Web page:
TV viewers will get to make up their own minds as David Hare's solo piece, Via Dolorosa, gets an airing on public television. The monodrama premieres Aug. 30 at 9:30 PM (EST) on NY/NJ's Channel 13 (check local listings for schedule).
In 1997, after many invitations, 50-year-old playwright Hare decided to pay a three-week visit to the state of Israel, then celebrating its own 50th birthday. Deeply touched by the experience, he began a memoir which became Via Dolorosa or "Way of Sadness." The play offers a meditation on the time spent in both Israel and Palestine, which leaves the author questioning his own values in the context of the powerful beliefs of those he met.
Hare's solo turn was backed up by two other heavy hitters of the British theatre: director Stephen Daldry and set designer Ian MacNeil. Daldry won a Tony for his direction of the Broadway revival of An Inspector Calls a few seasons back. He was the artistic director of London's Royal Court Theatre from 1992 to 1998, where he mounted Rat in the Skull, This Is a Chair, The Editing Process and Search and Destroy.
MacNeil is Daldry's frequent artistic partner, having designed An Inspector Calls (Tony Award), This Is a Chair and The Editing Process. Another Inspector veteran, Rick Fisher, will do the lighting for Via. The production, which premiered at London's Royal Court Theater in September 1988, opened on Broadway March 18, 1999 for a limited engagement through June 13 of that year. Hare won the 1999 Drama Desk Award for Outstanding Solo Performance for the play -- his first acting assignment. Other Hare works include Racing Demon, The Judas Kiss and Amy's View.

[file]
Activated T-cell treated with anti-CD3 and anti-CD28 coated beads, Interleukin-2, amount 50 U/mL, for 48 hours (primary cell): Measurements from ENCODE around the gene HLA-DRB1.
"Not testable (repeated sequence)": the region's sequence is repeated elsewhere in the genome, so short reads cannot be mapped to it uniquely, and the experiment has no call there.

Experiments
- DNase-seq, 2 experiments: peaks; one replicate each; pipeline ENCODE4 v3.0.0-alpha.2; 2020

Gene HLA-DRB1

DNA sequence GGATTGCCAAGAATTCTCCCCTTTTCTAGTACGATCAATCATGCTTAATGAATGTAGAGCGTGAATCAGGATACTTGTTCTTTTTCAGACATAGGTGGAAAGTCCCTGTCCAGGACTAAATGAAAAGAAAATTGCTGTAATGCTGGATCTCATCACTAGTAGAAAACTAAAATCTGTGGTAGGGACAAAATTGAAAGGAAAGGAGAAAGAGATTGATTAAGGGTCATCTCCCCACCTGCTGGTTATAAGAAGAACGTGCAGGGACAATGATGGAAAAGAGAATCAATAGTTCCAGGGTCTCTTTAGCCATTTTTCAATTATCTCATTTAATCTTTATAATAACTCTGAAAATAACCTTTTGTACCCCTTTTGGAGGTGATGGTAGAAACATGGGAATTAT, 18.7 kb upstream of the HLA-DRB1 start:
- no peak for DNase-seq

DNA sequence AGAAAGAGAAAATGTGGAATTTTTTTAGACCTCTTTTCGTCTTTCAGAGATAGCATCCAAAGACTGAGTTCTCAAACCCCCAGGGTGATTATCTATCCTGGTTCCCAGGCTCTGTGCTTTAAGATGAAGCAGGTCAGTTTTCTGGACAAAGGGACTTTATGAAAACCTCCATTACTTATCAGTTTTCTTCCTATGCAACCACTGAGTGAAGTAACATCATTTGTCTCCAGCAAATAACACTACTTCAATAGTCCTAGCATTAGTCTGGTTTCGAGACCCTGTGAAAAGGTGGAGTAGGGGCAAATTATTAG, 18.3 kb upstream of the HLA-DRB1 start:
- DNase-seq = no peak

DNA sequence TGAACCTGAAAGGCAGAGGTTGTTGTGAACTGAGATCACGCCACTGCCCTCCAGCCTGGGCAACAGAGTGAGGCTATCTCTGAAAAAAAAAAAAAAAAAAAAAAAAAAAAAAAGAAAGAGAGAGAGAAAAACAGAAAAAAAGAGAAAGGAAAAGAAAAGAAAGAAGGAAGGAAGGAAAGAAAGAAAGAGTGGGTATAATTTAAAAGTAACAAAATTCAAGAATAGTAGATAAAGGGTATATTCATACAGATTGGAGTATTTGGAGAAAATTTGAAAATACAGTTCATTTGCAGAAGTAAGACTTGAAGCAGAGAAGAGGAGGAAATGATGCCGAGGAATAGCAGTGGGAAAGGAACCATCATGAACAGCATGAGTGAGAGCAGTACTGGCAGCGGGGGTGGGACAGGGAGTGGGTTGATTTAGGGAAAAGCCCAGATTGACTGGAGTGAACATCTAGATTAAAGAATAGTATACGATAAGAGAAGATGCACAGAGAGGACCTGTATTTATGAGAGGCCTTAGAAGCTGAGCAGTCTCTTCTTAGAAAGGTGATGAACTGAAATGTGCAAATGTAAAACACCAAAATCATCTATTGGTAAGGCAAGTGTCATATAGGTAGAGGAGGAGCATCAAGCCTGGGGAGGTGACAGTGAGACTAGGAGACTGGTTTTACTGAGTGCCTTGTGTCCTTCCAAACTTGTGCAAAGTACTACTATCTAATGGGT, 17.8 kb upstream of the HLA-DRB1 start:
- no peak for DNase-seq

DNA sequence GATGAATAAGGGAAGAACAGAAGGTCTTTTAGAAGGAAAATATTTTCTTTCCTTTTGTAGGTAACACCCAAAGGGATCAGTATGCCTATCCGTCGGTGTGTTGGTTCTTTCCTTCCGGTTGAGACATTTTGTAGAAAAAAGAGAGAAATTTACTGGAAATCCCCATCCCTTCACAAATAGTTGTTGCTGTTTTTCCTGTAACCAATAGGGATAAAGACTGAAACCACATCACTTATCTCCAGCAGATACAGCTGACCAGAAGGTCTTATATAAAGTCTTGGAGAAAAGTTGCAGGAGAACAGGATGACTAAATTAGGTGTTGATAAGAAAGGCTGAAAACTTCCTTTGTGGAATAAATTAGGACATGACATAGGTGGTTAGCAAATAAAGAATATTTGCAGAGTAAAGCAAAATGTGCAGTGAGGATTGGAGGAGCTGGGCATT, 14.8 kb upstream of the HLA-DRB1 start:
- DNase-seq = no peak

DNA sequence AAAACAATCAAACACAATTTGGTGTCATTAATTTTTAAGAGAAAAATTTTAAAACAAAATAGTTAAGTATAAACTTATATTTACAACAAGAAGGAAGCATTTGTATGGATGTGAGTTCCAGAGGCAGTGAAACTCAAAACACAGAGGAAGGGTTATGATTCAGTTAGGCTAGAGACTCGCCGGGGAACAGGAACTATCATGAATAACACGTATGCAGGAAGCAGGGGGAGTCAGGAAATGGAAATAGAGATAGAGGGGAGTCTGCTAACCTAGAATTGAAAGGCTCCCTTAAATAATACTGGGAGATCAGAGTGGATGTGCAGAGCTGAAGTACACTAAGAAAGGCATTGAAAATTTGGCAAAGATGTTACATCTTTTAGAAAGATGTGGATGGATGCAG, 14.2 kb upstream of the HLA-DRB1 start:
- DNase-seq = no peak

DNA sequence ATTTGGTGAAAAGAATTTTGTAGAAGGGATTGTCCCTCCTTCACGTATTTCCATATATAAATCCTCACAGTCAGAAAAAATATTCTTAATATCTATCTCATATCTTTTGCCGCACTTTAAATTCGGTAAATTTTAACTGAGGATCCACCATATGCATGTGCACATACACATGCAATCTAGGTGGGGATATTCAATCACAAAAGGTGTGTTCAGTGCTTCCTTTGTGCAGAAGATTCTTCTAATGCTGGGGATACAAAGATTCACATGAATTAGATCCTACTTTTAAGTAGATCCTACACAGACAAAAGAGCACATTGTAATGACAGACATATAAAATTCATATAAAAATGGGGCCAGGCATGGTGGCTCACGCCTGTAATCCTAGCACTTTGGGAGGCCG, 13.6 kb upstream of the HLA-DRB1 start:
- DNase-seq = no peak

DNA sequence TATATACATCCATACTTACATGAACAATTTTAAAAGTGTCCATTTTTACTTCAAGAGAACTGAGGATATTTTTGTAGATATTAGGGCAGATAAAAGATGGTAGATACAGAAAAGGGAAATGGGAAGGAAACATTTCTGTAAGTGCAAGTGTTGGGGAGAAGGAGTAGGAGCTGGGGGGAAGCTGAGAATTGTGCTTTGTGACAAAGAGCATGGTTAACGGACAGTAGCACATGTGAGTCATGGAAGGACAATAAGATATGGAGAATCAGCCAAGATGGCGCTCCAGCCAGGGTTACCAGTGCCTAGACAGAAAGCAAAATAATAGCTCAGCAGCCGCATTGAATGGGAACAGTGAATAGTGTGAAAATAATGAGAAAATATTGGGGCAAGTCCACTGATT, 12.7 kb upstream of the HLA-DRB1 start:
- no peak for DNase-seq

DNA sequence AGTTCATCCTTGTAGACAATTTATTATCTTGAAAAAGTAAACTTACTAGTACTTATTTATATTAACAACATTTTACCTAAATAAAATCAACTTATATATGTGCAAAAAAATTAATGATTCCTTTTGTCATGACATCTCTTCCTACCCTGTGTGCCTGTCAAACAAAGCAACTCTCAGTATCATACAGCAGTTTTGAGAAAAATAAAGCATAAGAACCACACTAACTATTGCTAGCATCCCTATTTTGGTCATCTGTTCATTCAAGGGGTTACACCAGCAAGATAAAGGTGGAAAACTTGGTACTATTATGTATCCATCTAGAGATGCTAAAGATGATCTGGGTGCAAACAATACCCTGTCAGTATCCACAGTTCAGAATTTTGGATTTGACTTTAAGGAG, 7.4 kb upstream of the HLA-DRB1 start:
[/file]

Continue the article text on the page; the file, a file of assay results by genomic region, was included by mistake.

The televised Via Dolorosa was filmed, by director John Bailey, before an invited audience at Broadway's Booth Theater in June 1999. The teleplay was produced by BBC Films in association with Lincoln Center Theater, London's Royal Court Theatre and MacNeil/Lehrer Productions.
Via Dolorosa had already achieved a measure of preservation. While original cast recordings are common fare for Broadway musicals, it's not usual practice to burn and release CDs of solo shows on Broadway -- comedians like Jerry Seinfeld and Sandra Bernhard being exceptions to the rule. But that's exactly what happened when RCA Victor released a condensed version of the solo in April 1999. The CD, a 77-minute studio recording, was made in London and broadcast over the BBC shortly after the show closed 'cross the pond.
-- By David Lefkowitz
and Sean McGrath